Archive for May 26th, 2015

Ten Takeaways from the ‘Rethinking Macro Policy. Progress or Confusion?’

May 26, 2015

Oliver Blanchard sums up the progress which is mostly confusion:

On 15-16 April 2015, the IMF organised the third conference on ‘Rethinking Macro Policy’. In this column, IMF’s Chief Economist Olivier Blanchard presents his personal takeaways from the conference. Though progress in macro policy is undeniable, confusion is unavoidable given the complex issues that remain to be settled.

🙂

What is amazing to note is that people whose theories broadly failed during the crisis continue to reform the thinking post-crisis as well.  The so called neo-liberal thinkers continue to dominate whatever there is to economic thinking. Which other field allows this kind of progress?

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Book review- 2014: The elections that changed India

May 26, 2015

The future historians (oxymoronish term) are keenly awaiting to write tomes and tomes on this 2014 election. We still do not know how things will pan out as it is just one year old.

Some accounts have already started and this one by Rajdeep Sardeasai is an intriguing read. The eminent journalist has lost quite a clout from his Mount Everest days especially after the fight in NY. But nevertheless one cannot take away years of his journalism experience and election tracking which he tries to pour into the book.

The author upfront says that this is not a scholarly account but a journalistic one. So don’t expect some neat theories and empirical data to validate them. The book is just like a journalist’s life – breezy and anecdotal.

The focus of the book is 2014 elections. In each chapter Mr Sardesai tries to pick up some party, some individual and eventually tries to bring them to the common theme – what were they doing before the 2014 verdict and how they were campaigning.  In this pursuit of 2014 verdict, Sardesai comes with some interesting anecdotes and stories around the 2014 election. We have seen most of the events so there is nothing new. But then this is the purpose of the book as well – to bring all these events in one book. Given he is a journalist and has vast experience, there are bound to be biases. But overall he tries to put things in perspective and does not spare anyone really.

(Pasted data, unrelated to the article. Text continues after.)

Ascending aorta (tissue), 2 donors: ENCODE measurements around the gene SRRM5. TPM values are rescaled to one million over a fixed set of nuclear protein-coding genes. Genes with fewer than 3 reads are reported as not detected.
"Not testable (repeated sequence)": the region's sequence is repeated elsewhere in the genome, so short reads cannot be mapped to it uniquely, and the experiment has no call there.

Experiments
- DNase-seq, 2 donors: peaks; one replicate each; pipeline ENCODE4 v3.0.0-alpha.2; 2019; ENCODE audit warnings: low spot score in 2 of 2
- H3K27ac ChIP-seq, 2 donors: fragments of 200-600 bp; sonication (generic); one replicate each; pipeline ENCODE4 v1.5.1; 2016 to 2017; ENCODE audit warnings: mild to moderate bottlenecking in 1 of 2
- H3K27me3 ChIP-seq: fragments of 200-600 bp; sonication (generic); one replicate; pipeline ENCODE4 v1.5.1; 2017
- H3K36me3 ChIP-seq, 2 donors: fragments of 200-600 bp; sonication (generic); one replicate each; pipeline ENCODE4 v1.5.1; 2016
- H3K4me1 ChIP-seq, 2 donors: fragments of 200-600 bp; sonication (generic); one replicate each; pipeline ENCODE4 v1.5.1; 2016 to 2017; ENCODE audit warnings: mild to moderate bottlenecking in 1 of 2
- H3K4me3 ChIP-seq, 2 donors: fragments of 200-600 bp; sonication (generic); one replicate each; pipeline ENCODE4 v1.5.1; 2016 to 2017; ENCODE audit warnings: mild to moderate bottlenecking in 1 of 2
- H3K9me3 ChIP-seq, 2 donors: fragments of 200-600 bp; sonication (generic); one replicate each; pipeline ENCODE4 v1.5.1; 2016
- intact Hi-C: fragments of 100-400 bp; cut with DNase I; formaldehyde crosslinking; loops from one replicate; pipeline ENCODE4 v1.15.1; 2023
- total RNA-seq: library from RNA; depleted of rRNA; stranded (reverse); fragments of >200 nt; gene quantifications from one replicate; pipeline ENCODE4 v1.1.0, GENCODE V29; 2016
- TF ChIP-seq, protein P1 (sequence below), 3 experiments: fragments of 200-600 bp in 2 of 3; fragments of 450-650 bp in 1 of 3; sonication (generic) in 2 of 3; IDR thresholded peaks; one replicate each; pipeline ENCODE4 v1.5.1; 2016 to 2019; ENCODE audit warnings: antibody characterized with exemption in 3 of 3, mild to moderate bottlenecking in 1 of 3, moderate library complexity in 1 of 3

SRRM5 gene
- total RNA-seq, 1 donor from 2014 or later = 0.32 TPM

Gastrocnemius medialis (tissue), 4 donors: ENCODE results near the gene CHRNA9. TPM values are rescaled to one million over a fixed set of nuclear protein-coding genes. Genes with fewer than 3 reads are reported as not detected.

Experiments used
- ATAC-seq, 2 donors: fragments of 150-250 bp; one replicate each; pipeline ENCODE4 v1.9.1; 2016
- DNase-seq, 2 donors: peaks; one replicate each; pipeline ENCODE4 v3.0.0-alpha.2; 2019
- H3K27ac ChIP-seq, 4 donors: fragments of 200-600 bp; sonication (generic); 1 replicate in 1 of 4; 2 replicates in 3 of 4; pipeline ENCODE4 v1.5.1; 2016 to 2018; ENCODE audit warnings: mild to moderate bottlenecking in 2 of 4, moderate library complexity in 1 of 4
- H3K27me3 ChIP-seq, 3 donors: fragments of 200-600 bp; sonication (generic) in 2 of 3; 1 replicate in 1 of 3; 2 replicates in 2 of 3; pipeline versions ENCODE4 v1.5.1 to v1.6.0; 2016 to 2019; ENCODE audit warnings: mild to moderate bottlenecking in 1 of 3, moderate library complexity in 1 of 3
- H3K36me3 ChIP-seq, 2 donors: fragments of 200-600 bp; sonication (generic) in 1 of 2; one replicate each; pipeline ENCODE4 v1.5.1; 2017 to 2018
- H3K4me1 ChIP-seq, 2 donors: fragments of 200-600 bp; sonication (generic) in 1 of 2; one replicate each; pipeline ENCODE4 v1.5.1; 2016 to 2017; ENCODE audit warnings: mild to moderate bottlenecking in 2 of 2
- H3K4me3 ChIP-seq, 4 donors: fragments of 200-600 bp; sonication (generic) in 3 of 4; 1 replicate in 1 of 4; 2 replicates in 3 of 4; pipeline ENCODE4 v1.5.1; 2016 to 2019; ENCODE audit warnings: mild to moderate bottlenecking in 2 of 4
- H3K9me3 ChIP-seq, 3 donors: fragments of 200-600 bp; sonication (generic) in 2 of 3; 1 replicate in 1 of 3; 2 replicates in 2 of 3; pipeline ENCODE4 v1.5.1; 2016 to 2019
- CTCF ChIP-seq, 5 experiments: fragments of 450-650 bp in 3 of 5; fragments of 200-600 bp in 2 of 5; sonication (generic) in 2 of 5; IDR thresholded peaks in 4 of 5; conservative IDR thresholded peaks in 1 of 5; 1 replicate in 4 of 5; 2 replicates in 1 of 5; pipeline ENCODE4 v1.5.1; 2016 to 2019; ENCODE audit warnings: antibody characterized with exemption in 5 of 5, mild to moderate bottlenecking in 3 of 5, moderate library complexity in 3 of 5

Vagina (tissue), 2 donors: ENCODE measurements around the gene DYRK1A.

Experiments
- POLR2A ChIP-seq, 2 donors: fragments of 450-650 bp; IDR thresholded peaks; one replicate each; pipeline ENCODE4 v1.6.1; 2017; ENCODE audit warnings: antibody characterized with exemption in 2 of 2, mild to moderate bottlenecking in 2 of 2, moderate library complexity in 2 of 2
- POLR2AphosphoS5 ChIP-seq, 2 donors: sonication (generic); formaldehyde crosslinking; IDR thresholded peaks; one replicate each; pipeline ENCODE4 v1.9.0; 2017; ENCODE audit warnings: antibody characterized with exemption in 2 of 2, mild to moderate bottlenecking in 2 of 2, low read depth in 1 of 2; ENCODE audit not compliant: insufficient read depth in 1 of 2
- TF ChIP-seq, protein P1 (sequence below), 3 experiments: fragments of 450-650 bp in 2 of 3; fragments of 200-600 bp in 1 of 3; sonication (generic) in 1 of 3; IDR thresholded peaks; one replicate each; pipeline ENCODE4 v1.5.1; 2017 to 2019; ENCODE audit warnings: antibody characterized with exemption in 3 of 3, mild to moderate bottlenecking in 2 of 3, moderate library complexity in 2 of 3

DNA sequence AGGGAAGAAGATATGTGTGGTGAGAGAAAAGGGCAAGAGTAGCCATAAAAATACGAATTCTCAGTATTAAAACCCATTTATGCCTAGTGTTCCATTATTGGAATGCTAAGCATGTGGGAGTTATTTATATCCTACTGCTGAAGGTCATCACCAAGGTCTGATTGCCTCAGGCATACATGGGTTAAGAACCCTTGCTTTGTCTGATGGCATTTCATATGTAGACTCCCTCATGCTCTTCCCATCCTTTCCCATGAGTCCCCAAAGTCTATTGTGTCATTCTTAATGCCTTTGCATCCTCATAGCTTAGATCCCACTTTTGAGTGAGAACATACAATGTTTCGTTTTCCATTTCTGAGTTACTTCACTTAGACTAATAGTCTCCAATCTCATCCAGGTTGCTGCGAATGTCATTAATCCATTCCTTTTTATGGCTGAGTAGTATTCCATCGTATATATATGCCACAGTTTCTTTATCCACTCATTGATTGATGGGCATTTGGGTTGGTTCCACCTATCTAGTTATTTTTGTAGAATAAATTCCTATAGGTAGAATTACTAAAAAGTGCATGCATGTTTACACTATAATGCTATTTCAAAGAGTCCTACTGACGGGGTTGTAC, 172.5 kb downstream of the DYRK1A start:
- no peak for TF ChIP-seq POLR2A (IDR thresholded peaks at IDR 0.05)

The book tells you how well managed and focused the campaign was for BJP and listless for Congress and others. The way various resources were tapped into is interesting. One has to especially mention technology which played a decisive role in these elections. It was ironical to see a swadesi party like BJP taking on technology so well and Congress with so many erudite leaders were just no match.

One would have hoped that along with the main theme, Rajdeep also explain some basics of news reporting. But this is missing from the book. It would have brought some interesting insights from the industry which otherwise tells you about how other things work. The author does get into darker insights of breaking news and exit poll phenomenon which has made quality news coverage a thing of the past. This obviously has deeper ramifications as we are reduced to a soundbyte society. This aspect also was captured really well by BJP which tried to capture all possible soundbytes through a slick electoral campaign.

Overall, a nice breezy read with little expectations. I am sure more such journo accounts will follow as such was the impact of this election. And then eventually it will be over to historians and polity scholars to get into details..


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